Who does Microsoft think its kidding?
Microsofts forthcoming Windows Genuine Advantage (WGA) program breaks Wine, an open-source implementation of the Windows API (applications program interface) that runs on x86 Linux and Unix OSes like Solaris and FreeBSD. In laymans terms, it means you can use Wine to run some Windows applications on Unix, rather than on a Windows machine.
Well, you can run and update them for now, anyway.
Microsoft has set WGA so that if it detects that a user is running a Microsoft application on Wine, theyll be blocked from updating their applications from Microsofts download site. And as recently announced, WGA, toward the end of the year, will become mandatory for anyone wanting to upgrade copies of Windows or Microsoft applications.
Let me spell that out for you: You can have a legal copy of Microsoft Office, and because you choose to run it on a Linux box using Wine, you wont be able to update it.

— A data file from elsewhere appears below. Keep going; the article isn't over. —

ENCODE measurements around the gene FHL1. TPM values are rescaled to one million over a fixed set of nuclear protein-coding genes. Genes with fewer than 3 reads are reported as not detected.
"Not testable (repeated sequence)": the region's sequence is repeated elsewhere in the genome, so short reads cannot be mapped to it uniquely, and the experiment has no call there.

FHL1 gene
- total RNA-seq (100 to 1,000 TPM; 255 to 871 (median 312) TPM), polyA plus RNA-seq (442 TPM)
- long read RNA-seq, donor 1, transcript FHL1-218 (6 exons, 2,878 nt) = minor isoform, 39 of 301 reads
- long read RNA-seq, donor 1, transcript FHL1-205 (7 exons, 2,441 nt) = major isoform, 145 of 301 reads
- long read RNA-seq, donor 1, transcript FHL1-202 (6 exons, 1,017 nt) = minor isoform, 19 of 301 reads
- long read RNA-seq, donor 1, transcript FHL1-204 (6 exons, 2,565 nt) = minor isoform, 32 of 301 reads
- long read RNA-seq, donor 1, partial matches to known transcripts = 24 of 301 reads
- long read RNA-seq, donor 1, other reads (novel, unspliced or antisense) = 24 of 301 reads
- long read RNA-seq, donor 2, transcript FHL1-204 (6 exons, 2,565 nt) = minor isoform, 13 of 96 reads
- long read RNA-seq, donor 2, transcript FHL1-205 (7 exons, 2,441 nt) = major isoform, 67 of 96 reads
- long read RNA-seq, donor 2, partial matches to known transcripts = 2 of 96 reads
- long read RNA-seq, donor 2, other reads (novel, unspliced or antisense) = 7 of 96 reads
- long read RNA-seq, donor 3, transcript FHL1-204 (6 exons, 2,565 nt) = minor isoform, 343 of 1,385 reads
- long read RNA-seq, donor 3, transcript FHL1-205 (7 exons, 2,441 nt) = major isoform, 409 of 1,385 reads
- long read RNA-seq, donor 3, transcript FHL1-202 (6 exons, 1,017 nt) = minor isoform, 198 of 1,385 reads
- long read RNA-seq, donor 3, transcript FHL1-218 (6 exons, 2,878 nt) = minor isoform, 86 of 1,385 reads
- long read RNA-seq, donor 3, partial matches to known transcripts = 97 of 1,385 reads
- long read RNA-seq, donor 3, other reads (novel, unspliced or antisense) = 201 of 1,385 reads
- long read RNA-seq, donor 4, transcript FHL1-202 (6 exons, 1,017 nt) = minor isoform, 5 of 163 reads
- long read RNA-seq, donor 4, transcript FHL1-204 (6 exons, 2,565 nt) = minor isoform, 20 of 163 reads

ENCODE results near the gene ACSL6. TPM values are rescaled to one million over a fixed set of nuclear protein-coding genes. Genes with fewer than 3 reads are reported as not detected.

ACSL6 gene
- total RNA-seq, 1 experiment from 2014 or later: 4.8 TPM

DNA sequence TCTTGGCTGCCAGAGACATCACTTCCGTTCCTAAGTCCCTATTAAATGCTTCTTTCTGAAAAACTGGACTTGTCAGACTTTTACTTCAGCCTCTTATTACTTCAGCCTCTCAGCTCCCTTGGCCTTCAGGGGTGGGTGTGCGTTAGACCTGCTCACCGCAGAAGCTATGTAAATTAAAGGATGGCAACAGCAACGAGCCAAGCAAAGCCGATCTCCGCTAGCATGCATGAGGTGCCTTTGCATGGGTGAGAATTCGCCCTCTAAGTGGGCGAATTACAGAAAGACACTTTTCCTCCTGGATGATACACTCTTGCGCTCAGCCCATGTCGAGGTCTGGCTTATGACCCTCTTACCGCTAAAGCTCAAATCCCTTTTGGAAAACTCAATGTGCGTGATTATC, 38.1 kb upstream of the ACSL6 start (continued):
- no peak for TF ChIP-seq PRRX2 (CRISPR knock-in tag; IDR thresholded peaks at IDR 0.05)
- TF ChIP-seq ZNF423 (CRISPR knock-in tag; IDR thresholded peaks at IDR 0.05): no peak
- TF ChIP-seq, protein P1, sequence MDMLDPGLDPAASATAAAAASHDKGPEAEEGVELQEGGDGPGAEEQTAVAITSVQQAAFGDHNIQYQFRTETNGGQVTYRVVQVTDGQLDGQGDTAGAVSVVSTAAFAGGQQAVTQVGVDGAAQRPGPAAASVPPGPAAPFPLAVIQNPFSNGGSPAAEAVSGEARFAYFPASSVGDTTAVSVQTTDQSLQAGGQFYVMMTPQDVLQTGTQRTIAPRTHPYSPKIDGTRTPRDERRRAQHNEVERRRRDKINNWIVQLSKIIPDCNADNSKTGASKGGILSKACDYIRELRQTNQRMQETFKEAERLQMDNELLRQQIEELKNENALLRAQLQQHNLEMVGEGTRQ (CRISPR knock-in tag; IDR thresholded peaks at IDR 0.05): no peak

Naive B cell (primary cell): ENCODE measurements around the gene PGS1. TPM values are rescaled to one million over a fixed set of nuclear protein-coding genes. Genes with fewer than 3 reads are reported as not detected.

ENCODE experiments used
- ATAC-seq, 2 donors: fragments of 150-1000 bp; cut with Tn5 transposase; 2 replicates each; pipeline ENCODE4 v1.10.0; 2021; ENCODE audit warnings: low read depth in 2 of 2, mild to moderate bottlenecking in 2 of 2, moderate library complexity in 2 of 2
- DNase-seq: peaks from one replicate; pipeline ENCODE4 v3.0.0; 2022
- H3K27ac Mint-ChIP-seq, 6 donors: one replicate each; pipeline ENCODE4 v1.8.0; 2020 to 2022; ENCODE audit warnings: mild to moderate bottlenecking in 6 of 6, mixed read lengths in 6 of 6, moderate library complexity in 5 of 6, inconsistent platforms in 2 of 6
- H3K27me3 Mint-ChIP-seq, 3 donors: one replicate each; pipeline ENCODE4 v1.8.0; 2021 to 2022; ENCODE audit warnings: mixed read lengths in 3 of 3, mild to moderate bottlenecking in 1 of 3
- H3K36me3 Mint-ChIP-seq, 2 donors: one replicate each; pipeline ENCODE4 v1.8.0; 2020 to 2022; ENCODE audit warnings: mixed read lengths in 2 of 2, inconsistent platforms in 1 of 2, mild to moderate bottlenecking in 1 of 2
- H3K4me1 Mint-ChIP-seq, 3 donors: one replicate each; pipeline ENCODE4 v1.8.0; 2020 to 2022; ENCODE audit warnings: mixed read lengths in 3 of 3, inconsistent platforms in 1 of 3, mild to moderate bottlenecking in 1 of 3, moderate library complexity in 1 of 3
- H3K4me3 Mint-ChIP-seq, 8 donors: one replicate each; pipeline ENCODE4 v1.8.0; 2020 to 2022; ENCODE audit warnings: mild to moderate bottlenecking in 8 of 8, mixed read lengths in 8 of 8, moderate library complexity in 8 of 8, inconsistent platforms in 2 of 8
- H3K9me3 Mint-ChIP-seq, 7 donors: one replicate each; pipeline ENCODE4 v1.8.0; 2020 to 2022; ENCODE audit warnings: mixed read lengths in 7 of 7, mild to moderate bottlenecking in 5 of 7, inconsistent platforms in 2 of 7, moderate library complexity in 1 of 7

You can load critical security patches, but thats it. Improvements? Additions? Forget about it. If youre not running Windows XP or 2000, youre out of luck.
Now, WGA is meant to stop bandit retailers and resellers from ripping Microsoft off with the sale of illegal copies of Windows XP. Thats fine, thats good, but thats not the whole story.
However, here it appears that Microsoft can leverage WGA to try and stop Wine, as well as its commercial relative, CodeWeavers CrossOver Office. As it stands now, if you tried to update an application running with Wine via WGA youll either get an error message or a "validation code" that still wont let you update your application.
Now, what do most users think when something doesnt work? Thats right, they think its whoever builds the software. So in this case, the problem wont be the people behind Wine. But, its not them, its Microsoft.